Voice of the people: Zain Laudehr promises inclusive approach to City of Greater Geraldton council
Vowing to represent the under-represented, Zain Laudehr says he’s determined to see a more diverse selection of candidates elected to the City of Greater Geraldton council.
A proud gay Aboriginal man, Mr Laudehr told the Geraldton Guardian he would fight tooth and nail for minority groups if voted in at the October 16 ballot.
“I want to be a voice for the little people,” he said.
Describing himself as an “educator”, Mr Laudehr said he wanted to take the Geraldton community on a “learning journey”.
“If you meet someone’s ignorance with more ignorance, then it only creates sustained ignorance,” he said. “I communicate well, I know how to listen and when to listen, and when to speak up.”
While praising the performance of the current council, Mr Laudehr said it was difficult for non-Aboriginal people truly to understand the issues affecting his mob.
“Until you walk around in our shoes you don’t really know what it’s like,” he said. “My understanding comes from the heart.”
Well known around town as a singer, Mr Laudehr said he wanted to bring a younger perspective to council debates.
“I’m doing this for the community, it’s not for me,” he said.
“I’m not trying to get on to council to put a notch on my belt, it’s because there needs to be another voice.”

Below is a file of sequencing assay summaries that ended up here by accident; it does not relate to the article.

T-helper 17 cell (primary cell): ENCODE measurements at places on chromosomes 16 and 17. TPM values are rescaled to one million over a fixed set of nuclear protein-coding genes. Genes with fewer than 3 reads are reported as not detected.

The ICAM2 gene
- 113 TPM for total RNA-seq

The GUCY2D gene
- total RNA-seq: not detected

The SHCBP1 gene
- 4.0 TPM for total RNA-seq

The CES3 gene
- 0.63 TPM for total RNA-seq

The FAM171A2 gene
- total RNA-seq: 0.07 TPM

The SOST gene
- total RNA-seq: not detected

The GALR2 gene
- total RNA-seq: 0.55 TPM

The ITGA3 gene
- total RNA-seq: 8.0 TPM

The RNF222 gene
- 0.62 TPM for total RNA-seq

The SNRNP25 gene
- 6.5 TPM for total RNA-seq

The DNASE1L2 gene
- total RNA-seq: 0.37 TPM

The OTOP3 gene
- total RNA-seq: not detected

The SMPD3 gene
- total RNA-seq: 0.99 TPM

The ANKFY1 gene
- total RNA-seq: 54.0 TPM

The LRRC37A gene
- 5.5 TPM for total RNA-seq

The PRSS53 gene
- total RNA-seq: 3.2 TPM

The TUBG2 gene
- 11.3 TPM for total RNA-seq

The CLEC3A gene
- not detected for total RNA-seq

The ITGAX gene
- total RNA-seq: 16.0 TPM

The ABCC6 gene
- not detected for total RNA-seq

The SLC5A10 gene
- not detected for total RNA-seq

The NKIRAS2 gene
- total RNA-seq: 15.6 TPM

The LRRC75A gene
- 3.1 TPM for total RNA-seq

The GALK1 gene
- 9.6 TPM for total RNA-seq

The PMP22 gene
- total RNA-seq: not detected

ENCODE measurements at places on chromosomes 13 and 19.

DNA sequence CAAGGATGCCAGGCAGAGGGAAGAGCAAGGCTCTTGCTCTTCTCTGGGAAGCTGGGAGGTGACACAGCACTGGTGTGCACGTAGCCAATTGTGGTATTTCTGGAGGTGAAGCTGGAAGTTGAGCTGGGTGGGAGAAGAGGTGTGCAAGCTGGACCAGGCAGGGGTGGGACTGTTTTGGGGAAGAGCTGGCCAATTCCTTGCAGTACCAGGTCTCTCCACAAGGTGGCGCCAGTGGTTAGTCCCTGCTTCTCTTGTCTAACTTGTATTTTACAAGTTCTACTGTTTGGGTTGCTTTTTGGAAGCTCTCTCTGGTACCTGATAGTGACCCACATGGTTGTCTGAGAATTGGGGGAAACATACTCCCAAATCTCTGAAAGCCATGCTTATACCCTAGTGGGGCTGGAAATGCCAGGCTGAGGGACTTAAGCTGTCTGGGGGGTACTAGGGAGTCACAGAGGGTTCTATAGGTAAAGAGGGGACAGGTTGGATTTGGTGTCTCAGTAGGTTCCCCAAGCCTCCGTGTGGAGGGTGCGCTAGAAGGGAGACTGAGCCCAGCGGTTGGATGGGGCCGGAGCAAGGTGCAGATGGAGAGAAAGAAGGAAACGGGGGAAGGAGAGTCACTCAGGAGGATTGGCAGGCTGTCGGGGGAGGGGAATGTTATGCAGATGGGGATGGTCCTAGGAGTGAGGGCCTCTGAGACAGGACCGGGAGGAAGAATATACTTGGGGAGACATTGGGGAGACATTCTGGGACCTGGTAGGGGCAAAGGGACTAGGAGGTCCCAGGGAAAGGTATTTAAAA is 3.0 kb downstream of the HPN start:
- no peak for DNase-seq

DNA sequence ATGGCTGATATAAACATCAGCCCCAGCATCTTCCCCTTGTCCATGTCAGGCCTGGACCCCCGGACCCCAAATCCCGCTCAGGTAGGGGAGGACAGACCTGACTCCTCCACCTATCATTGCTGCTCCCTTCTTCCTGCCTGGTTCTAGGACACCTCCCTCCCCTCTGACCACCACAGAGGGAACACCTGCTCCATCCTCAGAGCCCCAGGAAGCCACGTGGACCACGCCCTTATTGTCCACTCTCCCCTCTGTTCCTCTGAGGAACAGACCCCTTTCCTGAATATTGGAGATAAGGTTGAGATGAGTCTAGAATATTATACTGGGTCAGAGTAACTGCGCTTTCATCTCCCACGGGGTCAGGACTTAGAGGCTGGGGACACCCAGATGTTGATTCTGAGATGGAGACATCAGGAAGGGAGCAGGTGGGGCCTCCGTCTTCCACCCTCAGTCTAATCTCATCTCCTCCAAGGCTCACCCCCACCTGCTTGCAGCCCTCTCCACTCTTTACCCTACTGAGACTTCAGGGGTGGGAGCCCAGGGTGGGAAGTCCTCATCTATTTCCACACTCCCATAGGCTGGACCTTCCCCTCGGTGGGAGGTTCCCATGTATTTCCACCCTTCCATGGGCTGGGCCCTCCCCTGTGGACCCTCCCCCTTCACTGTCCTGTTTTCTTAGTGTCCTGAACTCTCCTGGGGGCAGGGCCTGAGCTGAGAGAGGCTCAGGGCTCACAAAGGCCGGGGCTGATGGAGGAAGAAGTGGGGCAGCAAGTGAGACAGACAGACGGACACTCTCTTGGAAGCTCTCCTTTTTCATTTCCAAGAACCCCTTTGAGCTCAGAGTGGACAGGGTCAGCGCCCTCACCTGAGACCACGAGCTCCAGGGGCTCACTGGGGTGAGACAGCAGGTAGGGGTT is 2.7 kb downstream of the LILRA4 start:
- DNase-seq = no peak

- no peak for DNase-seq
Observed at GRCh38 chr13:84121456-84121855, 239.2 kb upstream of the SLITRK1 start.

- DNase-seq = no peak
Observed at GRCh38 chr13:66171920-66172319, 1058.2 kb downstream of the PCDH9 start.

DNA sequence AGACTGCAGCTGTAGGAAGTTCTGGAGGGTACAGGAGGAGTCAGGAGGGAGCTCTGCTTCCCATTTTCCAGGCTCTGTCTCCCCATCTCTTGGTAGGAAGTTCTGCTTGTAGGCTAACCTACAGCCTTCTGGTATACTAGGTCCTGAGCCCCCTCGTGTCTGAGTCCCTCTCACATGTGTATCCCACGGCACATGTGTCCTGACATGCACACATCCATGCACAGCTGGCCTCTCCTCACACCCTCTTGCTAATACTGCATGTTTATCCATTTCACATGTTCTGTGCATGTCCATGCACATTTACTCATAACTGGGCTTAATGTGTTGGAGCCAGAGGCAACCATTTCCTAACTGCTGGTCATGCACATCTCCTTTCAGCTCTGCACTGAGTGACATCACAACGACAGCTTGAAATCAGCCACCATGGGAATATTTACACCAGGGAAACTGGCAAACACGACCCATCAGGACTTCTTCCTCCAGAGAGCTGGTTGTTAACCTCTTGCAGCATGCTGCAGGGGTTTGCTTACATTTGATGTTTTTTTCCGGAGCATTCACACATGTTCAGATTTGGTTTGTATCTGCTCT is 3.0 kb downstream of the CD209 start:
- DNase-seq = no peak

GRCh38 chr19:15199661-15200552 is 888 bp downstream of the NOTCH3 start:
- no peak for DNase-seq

It is not the first time Mr Laudehr has run for local government. He was elected to the City council in 2009, but resigned three months into the role because he couldn’t take part in local government training.
Mr Laudehr admitted at the time he was too young to fully understand the role of a councillor and was pushed into running the day before nominations closed.
“It was very daunting last time, but this time I’m ready,” he said.
“I’ve come a long way since then. I’ve met with CEOs and mayors, I’ve sat on State boards and done governance training.
“I’m in that scene and I’m not scared of it now.”
Born and raised in Geraldton, Mr Laudehr said he was passionate about community issues such as housing, justice, youth, infrastructure and tourism. The community services worker brings a wide-ranging skill set to the table, with experience in youth services, cultural services and the construction, arts and marine industries.
“My vision for our town is to celebrate what makes us different, educate in areas not well understood, work with community to create tourism plans and policies to enhance our tourism business and promote our area as a major regional tourism hub,” he said.
Seven positions on the City of Greater Geraldton council are up for grabs when the two-yearly local government elections are held next month.
All eligible electors should receive a postal voting package two to three weeks before the poll.
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